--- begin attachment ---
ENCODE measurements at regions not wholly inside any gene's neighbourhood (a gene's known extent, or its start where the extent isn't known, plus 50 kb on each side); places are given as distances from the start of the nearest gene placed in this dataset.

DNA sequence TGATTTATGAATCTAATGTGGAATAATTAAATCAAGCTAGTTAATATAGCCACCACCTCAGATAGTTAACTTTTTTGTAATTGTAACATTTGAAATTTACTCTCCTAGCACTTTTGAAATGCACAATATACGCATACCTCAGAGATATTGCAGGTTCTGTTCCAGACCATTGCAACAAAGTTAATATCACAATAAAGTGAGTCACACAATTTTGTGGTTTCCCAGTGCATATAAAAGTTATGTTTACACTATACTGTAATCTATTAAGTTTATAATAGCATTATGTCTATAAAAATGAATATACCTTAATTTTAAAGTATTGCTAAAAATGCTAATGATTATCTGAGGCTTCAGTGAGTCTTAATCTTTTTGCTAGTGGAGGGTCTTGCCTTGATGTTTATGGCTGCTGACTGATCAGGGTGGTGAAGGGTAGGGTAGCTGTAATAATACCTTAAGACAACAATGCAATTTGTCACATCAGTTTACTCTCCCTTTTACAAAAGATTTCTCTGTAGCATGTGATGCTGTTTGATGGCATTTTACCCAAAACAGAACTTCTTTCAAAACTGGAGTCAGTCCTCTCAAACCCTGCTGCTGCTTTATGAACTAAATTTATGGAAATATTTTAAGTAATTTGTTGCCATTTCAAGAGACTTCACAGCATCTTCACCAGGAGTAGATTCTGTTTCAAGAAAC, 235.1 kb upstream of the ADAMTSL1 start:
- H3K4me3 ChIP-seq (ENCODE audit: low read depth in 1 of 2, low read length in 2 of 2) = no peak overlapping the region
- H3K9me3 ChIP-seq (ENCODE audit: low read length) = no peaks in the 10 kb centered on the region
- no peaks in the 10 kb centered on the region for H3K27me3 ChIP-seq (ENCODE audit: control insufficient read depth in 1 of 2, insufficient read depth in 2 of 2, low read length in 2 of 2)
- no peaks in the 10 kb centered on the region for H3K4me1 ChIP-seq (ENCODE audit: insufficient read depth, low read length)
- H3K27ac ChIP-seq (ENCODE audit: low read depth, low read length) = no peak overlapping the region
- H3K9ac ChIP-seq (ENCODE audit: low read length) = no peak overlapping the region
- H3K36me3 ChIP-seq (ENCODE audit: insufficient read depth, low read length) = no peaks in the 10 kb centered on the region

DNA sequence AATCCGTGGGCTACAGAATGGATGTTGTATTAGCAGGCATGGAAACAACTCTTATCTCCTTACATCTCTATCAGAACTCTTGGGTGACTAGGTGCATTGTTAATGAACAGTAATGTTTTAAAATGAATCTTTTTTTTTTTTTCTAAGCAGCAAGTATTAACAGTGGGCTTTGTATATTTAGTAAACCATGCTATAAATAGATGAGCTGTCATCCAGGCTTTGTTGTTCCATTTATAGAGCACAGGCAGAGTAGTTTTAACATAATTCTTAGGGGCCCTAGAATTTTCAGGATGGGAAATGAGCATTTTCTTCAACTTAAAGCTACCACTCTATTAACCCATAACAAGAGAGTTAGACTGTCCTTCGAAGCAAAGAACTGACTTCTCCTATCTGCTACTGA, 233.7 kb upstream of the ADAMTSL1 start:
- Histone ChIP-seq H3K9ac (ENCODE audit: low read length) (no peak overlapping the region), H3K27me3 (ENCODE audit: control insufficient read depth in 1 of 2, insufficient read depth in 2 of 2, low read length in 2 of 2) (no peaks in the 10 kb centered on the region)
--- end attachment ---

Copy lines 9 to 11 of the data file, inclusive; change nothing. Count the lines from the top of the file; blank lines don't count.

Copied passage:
- H3K36me3 ChIP-seq (ENCODE audit: insufficient read depth, low read length) = no peaks in the 10 kb centered on the region

DNA sequence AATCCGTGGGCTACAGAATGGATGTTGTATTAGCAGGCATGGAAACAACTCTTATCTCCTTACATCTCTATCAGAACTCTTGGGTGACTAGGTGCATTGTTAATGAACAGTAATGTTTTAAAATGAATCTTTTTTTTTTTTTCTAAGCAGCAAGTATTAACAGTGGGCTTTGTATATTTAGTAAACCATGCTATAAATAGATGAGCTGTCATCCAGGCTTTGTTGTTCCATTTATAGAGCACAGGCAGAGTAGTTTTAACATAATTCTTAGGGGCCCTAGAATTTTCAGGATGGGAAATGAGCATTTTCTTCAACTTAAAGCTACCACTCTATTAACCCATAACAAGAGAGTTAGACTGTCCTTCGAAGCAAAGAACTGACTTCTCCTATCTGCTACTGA, 233.7 kb upstream of the ADAMTSL1 start:
- Histone ChIP-seq H3K9ac (ENCODE audit: low read length) (no peak overlapping the region), H3K27me3 (ENCODE audit: control insufficient read depth in 1 of 2, insufficient read depth in 2 of 2, low read length in 2 of 2) (no peaks in the 10 kb centered on the region)